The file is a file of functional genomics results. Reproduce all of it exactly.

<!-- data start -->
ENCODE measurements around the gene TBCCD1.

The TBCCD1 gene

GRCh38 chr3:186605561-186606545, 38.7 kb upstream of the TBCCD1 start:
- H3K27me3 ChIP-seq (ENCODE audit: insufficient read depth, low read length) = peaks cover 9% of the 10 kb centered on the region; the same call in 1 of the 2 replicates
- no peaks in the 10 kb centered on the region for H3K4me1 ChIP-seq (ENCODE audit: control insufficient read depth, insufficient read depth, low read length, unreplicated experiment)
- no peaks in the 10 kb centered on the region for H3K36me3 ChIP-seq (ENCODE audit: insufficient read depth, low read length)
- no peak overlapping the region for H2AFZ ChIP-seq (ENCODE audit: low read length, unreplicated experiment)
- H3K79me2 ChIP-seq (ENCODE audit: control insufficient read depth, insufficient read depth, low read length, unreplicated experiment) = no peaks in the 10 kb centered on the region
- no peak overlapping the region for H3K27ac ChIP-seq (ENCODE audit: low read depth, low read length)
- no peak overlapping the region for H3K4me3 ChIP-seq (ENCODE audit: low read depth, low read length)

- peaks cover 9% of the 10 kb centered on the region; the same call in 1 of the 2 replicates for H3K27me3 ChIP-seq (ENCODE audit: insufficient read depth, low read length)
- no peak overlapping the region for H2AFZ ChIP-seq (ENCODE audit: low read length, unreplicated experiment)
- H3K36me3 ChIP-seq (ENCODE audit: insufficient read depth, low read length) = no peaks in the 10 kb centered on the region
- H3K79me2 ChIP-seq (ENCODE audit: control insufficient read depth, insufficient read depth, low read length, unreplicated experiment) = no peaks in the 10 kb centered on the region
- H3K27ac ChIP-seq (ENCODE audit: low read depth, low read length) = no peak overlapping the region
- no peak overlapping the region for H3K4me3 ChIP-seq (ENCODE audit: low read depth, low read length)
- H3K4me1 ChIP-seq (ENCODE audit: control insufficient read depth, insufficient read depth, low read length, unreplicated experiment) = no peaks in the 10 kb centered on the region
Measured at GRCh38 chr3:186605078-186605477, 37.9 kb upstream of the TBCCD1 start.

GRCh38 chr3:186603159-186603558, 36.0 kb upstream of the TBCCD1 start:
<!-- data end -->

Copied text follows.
ENCODE measurements around the gene TBCCD1.

The TBCCD1 gene

GRCh38 chr3:186605561-186606545, 38.7 kb upstream of the TBCCD1 start:
- H3K27me3 ChIP-seq (ENCODE audit: insufficient read depth, low read length) = peaks cover 9% of the 10 kb centered on the region; the same call in 1 of the 2 replicates
- no peaks in the 10 kb centered on the region for H3K4me1 ChIP-seq (ENCODE audit: control insufficient read depth, insufficient read depth, low read length, unreplicated experiment)
- no peaks in the 10 kb centered on the region for H3K36me3 ChIP-seq (ENCODE audit: insufficient read depth, low read length)
- no peak overlapping the region for H2AFZ ChIP-seq (ENCODE audit: low read length, unreplicated experiment)
- H3K79me2 ChIP-seq (ENCODE audit: control insufficient read depth, insufficient read depth, low read length, unreplicated experiment) = no peaks in the 10 kb centered on the region
- no peak overlapping the region for H3K27ac ChIP-seq (ENCODE audit: low read depth, low read length)
- no peak overlapping the region for H3K4me3 ChIP-seq (ENCODE audit: low read depth, low read length)

- peaks cover 9% of the 10 kb centered on the region; the same call in 1 of the 2 replicates for H3K27me3 ChIP-seq (ENCODE audit: insufficient read depth, low read length)
- no peak overlapping the region for H2AFZ ChIP-seq (ENCODE audit: low read length, unreplicated experiment)
- H3K36me3 ChIP-seq (ENCODE audit: insufficient read depth, low read length) = no peaks in the 10 kb centered on the region
- H3K79me2 ChIP-seq (ENCODE audit: control insufficient read depth, insufficient read depth, low read length, unreplicated experiment) = no peaks in the 10 kb centered on the region
- H3K27ac ChIP-seq (ENCODE audit: low read depth, low read length) = no peak overlapping the region
- no peak overlapping the region for H3K4me3 ChIP-seq (ENCODE audit: low read depth, low read length)
- H3K4me1 ChIP-seq (ENCODE audit: control insufficient read depth, insufficient read depth, low read length, unreplicated experiment) = no peaks in the 10 kb centered on the region
Measured at GRCh38 chr3:186605078-186605477, 37.9 kb upstream of the TBCCD1 start.

GRCh38 chr3:186603159-186603558, 36.0 kb upstream of the TBCCD1 start: